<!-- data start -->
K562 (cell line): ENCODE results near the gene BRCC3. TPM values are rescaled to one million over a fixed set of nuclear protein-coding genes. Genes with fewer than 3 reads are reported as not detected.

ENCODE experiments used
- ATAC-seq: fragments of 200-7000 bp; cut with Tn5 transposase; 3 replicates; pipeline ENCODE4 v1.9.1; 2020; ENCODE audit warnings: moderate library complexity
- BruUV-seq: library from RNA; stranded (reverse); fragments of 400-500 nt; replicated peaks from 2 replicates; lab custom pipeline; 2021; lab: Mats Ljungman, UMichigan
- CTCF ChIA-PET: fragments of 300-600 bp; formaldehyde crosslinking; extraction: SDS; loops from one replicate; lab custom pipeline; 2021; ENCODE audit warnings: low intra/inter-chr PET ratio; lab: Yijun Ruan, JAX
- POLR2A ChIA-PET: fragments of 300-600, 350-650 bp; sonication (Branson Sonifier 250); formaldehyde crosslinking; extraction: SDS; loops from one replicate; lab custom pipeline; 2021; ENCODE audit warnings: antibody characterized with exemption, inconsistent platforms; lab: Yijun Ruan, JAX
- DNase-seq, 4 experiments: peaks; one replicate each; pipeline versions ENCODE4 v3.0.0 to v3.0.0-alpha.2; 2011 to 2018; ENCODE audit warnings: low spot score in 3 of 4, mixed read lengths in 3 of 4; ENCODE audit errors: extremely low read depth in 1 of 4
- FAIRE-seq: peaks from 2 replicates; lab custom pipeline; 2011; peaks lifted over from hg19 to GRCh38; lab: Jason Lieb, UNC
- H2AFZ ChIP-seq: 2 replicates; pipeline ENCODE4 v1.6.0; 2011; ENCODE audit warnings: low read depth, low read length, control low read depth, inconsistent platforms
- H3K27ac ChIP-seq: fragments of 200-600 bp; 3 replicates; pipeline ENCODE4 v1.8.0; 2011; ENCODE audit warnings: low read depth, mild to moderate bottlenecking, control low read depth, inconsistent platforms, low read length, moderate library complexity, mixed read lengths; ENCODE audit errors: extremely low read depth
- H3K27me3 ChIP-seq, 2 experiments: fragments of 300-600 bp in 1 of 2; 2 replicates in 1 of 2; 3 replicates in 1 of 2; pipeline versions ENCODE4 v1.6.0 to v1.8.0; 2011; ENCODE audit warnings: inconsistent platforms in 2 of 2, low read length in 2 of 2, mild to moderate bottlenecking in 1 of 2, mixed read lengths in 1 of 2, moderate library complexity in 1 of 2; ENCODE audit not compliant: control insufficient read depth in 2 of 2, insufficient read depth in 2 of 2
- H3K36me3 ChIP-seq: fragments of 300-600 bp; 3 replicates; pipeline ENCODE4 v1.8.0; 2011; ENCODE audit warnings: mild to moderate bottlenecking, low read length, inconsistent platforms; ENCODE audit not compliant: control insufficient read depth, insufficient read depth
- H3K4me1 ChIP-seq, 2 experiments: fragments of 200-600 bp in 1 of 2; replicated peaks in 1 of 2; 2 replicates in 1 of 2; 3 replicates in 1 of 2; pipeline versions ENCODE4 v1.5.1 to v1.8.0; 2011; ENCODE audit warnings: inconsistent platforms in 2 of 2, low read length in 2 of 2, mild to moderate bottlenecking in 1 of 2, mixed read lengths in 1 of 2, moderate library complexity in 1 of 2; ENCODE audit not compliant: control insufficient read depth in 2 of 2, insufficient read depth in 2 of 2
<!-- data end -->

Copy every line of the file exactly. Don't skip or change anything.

K562 (cell line): ENCODE results near the gene BRCC3. TPM values are rescaled to one million over a fixed set of nuclear protein-coding genes. Genes with fewer than 3 reads are reported as not detected.

ENCODE experiments used
- ATAC-seq: fragments of 200-7000 bp; cut with Tn5 transposase; 3 replicates; pipeline ENCODE4 v1.9.1; 2020; ENCODE audit warnings: moderate library complexity
- BruUV-seq: library from RNA; stranded (reverse); fragments of 400-500 nt; replicated peaks from 2 replicates; lab custom pipeline; 2021; lab: Mats Ljungman, UMichigan
- CTCF ChIA-PET: fragments of 300-600 bp; formaldehyde crosslinking; extraction: SDS; loops from one replicate; lab custom pipeline; 2021; ENCODE audit warnings: low intra/inter-chr PET ratio; lab: Yijun Ruan, JAX
- POLR2A ChIA-PET: fragments of 300-600, 350-650 bp; sonication (Branson Sonifier 250); formaldehyde crosslinking; extraction: SDS; loops from one replicate; lab custom pipeline; 2021; ENCODE audit warnings: antibody characterized with exemption, inconsistent platforms; lab: Yijun Ruan, JAX
- DNase-seq, 4 experiments: peaks; one replicate each; pipeline versions ENCODE4 v3.0.0 to v3.0.0-alpha.2; 2011 to 2018; ENCODE audit warnings: low spot score in 3 of 4, mixed read lengths in 3 of 4; ENCODE audit errors: extremely low read depth in 1 of 4
- FAIRE-seq: peaks from 2 replicates; lab custom pipeline; 2011; peaks lifted over from hg19 to GRCh38; lab: Jason Lieb, UNC
- H2AFZ ChIP-seq: 2 replicates; pipeline ENCODE4 v1.6.0; 2011; ENCODE audit warnings: low read depth, low read length, control low read depth, inconsistent platforms
- H3K27ac ChIP-seq: fragments of 200-600 bp; 3 replicates; pipeline ENCODE4 v1.8.0; 2011; ENCODE audit warnings: low read depth, mild to moderate bottlenecking, control low read depth, inconsistent platforms, low read length, moderate library complexity, mixed read lengths; ENCODE audit errors: extremely low read depth
- H3K27me3 ChIP-seq, 2 experiments: fragments of 300-600 bp in 1 of 2; 2 replicates in 1 of 2; 3 replicates in 1 of 2; pipeline versions ENCODE4 v1.6.0 to v1.8.0; 2011; ENCODE audit warnings: inconsistent platforms in 2 of 2, low read length in 2 of 2, mild to moderate bottlenecking in 1 of 2, mixed read lengths in 1 of 2, moderate library complexity in 1 of 2; ENCODE audit not compliant: control insufficient read depth in 2 of 2, insufficient read depth in 2 of 2
- H3K36me3 ChIP-seq: fragments of 300-600 bp; 3 replicates; pipeline ENCODE4 v1.8.0; 2011; ENCODE audit warnings: mild to moderate bottlenecking, low read length, inconsistent platforms; ENCODE audit not compliant: control insufficient read depth, insufficient read depth
- H3K4me1 ChIP-seq, 2 experiments: fragments of 200-600 bp in 1 of 2; replicated peaks in 1 of 2; 2 replicates in 1 of 2; 3 replicates in 1 of 2; pipeline versions ENCODE4 v1.5.1 to v1.8.0; 2011; ENCODE audit warnings: inconsistent platforms in 2 of 2, low read length in 2 of 2, mild to moderate bottlenecking in 1 of 2, mixed read lengths in 1 of 2, moderate library complexity in 1 of 2; ENCODE audit not compliant: control insufficient read depth in 2 of 2, insufficient read depth in 2 of 2